1 "Oh, Scarlett, you are so young you wring my heart," he said.
Gone With The Wind By Margaret MitcheGet Context In CHAPTER XIII
2 It makes me kind of faint to wring an old goose's neck.
My Antonia By Willa CatherGet Context In BOOK 5. Cuzak's Boys: I
3 They were gulping at their canteens, fierce to wring every mite of water from them, and they polished at their swollen and watery features with coat sleeves and bunches of grass.
The Red Badge of Courage By Stephen CraneGet Context In Chapter 21
4 Like his Master, he knew that, if he saved others, himself he could not save; nor could utmost extremity wring from him words, save of prayers and holy trust.
Uncle Tom's Cabin By Harriet Beecher StoweGet Context In CHAPTER XL
5 While this dialogue was proceeding, Cedric was endeavouring to wring out of those who guarded him an avowal of their character and purpose.
6 Isaac groaned deeply, and began to wring his hands, and to relapse into his state of desolation and despair.
7 Full of this resolve to marry in haste, and wring the heart of the proud girl, Wildeve went his way.
Return of the Native By Thomas HardyGet Context In BOOK 2: 7 A Coalition between Beauty and Oddness
8 You will wring no more hearts as you wrung mine.
The Return of Sherlock Holmes By Arthur Conan DoyleGet Context In VII. THE ADVENTURE OF CHARLES AUGUSTUS MILVERTON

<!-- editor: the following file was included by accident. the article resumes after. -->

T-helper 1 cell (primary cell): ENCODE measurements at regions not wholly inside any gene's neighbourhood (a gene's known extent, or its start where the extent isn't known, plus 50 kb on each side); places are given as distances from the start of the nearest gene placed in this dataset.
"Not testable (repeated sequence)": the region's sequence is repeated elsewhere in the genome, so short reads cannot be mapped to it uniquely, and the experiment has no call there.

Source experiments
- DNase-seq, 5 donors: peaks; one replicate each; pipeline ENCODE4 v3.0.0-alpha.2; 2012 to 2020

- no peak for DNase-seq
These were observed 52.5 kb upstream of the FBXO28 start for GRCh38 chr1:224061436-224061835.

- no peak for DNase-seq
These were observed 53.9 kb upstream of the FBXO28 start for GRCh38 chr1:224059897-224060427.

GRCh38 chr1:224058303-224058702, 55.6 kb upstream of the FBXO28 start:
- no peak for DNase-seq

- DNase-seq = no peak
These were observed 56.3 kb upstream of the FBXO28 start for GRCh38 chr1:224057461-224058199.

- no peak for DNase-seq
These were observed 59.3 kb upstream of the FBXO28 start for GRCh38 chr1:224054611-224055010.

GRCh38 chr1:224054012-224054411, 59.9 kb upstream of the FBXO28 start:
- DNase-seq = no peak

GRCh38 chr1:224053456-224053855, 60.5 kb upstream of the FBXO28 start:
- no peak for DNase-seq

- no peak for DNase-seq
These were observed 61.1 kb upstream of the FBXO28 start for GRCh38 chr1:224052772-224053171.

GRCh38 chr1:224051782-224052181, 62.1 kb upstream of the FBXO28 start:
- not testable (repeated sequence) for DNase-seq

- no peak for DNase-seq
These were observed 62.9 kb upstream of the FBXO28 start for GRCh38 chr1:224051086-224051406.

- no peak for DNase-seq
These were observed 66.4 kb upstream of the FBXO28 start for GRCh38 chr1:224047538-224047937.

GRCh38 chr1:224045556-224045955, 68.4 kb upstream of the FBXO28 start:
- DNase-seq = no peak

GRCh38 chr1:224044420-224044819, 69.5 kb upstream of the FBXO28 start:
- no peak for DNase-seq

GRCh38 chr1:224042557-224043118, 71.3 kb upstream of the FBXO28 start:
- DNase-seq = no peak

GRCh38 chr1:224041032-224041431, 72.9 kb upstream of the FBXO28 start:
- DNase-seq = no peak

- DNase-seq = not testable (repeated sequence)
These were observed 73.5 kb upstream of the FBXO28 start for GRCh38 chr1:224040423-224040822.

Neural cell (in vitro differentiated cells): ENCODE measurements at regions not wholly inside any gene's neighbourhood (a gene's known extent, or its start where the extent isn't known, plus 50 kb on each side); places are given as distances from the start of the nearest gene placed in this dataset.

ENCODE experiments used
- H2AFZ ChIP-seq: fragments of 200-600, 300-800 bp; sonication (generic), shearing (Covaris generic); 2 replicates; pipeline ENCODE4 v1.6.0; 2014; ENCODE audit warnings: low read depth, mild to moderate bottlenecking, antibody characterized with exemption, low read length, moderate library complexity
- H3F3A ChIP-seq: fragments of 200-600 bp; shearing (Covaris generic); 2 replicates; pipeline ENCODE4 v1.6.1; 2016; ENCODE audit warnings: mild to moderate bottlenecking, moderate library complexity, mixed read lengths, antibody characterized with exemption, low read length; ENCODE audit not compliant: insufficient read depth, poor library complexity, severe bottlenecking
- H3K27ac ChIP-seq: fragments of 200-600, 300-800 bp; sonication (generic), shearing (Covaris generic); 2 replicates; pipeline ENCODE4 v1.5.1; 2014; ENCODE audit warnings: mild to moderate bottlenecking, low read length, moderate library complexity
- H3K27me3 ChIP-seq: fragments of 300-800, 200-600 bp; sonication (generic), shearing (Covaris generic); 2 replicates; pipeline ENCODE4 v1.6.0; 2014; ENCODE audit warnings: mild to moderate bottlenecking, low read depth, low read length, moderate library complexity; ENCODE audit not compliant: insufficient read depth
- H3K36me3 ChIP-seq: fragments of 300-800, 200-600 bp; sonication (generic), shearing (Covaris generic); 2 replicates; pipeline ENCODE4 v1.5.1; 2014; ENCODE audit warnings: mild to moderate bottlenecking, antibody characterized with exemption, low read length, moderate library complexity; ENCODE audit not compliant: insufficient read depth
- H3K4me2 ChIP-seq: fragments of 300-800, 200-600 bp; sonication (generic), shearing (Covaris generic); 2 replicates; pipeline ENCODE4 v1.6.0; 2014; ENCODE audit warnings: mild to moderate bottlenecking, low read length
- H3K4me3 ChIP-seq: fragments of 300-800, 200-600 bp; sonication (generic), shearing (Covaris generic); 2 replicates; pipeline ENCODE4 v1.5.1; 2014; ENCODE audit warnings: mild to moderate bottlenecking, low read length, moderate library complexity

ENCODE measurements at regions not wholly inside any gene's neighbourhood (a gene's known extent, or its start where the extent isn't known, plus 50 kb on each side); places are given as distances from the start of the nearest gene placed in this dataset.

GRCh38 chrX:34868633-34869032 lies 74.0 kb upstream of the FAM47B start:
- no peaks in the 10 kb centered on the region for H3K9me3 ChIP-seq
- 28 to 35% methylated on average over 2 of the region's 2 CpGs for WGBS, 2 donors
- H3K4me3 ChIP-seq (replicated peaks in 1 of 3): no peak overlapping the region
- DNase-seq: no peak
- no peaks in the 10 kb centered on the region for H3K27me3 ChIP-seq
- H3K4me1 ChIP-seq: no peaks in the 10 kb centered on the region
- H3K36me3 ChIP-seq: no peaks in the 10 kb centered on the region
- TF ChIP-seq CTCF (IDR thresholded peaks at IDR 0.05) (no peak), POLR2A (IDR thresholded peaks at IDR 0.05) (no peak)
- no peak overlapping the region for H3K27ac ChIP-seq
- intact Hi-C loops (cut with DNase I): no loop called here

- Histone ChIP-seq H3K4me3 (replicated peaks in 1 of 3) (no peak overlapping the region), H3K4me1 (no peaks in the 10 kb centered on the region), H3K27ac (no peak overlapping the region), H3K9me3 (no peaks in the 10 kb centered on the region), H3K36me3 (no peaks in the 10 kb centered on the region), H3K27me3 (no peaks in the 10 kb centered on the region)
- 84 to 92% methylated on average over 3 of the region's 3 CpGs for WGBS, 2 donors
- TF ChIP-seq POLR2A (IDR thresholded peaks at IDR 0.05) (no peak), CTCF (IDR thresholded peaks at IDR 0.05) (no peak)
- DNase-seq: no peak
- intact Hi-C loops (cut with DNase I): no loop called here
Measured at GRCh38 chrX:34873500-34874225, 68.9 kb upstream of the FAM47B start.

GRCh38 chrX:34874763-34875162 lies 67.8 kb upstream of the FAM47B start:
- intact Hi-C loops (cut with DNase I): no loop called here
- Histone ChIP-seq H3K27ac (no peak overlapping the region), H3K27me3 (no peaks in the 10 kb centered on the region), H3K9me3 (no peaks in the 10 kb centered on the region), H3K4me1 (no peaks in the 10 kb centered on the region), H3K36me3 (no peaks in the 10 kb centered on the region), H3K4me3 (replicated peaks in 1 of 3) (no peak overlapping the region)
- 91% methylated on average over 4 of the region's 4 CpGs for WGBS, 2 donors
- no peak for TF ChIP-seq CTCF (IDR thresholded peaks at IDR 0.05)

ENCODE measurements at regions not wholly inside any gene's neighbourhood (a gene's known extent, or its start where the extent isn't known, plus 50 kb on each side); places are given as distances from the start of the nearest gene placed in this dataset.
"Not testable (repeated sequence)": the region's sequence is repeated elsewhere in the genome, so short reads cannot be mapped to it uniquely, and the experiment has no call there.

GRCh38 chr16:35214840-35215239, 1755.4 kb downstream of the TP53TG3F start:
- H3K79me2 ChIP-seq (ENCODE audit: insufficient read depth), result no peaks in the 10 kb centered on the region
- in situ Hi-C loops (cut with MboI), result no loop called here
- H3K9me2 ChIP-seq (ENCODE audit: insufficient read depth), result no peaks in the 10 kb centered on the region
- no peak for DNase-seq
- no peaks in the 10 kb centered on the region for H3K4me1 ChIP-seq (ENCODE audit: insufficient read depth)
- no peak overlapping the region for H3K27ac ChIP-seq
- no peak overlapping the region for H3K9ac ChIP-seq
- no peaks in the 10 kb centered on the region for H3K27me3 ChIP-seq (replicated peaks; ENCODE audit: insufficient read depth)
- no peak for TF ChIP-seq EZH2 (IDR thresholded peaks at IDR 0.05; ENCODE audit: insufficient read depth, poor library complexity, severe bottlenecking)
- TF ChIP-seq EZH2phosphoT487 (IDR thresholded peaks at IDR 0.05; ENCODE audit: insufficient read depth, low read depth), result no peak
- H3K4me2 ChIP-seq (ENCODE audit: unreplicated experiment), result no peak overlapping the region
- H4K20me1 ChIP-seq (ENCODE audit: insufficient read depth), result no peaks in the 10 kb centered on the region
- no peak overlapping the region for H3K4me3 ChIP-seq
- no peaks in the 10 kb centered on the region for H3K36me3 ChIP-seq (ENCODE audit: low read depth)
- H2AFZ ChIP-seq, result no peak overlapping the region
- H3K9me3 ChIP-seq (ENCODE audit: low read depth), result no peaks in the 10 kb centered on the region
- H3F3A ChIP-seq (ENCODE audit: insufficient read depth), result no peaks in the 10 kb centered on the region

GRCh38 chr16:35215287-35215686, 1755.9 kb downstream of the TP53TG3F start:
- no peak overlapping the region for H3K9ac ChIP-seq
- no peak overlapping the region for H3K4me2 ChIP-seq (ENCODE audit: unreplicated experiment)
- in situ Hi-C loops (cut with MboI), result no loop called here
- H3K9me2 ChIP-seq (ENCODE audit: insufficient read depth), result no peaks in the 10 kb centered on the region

9 An excessive emotion was required to wring from him, once or twice a year, that lugubrious laugh of the convict, which is like the echo of the laugh of a demon.
Les Misérables (V1) By Victor HugoGet Context In BOOK 2: CHAPTER VII—THE INTERIOR OF DESPAIR
10 The peculiar feature of the violences of destiny is, that however polished or cool we may be, they wring human nature from our very bowels, and force it to reappear on the surface.
Les Misérables (V1) By Victor HugoGet Context In BOOK 8: CHAPTER V—A SUITABLE TOMB
11 He approached Marius, who still lay livid and motionless, and to whom the physician had returned, and began once more to wring his hands.
Les Misérables (V5) By Victor HugoGet Context In BOOK 3: CHAPTER XII—THE GRANDFATHER
12 But the count, disregarding his cry, continued to wring the bandit's wrist, until, his arm being dislocated, he fell first on his knees, then flat on the floor.
The Count of Monte Cristo By Alexandre DumasGet Context In Chapter 82. The Burglary.
13 We can only shave our heads for them and wring the tears from our cheeks.
14 In a long life of acts which were often not pleasant to do, and which sometimes did wring my heart, I have never had so heavy a task as now.
15 And the little princess began to cry capriciously like a suffering child and to wring her little hands even with some affectation.
War and Peace(V2) By Leo TolstoyGet Context In BOOK 4: CHAPTER VIII